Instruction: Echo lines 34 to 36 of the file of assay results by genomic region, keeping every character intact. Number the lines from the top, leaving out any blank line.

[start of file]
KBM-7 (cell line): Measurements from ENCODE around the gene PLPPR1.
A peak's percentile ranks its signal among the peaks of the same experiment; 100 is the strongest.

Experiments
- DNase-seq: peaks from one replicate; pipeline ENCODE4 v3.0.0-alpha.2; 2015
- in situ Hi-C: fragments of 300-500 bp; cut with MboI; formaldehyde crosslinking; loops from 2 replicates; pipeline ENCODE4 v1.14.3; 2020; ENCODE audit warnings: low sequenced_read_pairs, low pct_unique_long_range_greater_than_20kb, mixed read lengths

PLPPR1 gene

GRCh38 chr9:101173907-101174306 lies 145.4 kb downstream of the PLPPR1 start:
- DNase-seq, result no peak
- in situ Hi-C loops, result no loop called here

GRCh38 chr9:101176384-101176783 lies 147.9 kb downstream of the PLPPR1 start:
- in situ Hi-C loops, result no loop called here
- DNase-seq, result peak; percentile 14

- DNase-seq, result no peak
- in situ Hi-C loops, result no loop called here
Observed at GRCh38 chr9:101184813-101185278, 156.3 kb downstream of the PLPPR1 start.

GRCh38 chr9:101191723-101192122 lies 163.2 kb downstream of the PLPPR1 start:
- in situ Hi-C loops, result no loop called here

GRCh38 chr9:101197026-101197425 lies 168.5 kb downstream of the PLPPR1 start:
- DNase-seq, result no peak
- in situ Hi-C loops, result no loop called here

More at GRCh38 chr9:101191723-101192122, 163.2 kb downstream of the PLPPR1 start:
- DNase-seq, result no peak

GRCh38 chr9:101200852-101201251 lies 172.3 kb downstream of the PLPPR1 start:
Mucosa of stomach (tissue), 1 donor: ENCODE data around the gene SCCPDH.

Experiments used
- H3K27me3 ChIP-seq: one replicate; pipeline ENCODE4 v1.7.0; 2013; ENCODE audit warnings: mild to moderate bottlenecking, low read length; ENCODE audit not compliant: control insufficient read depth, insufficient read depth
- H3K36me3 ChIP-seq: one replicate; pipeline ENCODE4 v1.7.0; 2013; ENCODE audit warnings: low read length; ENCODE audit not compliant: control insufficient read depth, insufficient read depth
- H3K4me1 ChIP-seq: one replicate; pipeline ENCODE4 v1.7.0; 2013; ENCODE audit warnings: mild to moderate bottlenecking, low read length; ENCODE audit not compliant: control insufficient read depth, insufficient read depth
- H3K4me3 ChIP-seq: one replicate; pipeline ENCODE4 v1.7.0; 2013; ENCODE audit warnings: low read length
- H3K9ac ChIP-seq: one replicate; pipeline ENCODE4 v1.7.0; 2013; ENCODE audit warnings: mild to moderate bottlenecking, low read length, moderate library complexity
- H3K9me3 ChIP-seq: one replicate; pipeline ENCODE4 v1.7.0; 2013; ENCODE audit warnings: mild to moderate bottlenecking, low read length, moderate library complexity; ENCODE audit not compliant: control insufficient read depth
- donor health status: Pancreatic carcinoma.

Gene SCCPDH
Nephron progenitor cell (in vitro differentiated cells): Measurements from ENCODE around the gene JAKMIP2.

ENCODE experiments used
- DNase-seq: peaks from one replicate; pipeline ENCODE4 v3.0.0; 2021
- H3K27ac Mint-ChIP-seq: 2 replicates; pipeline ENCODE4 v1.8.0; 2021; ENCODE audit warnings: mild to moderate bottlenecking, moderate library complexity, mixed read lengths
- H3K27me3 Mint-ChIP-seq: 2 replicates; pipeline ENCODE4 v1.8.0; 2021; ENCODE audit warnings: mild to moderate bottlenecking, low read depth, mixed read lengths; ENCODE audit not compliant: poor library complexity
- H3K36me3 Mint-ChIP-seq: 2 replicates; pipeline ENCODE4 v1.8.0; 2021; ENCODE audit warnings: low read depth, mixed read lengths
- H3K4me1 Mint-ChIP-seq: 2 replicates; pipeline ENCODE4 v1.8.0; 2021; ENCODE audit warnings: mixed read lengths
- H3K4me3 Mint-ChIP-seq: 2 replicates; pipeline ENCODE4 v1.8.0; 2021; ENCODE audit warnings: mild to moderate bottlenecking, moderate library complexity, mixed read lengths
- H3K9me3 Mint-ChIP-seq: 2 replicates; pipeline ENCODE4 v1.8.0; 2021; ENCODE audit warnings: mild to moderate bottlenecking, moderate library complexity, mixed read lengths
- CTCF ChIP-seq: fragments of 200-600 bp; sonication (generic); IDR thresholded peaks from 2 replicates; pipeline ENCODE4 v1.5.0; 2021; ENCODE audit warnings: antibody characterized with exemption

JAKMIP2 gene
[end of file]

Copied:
Nephron progenitor cell (in vitro differentiated cells): Measurements from ENCODE around the gene JAKMIP2.

ENCODE experiments used
- DNase-seq: peaks from one replicate; pipeline ENCODE4 v3.0.0; 2021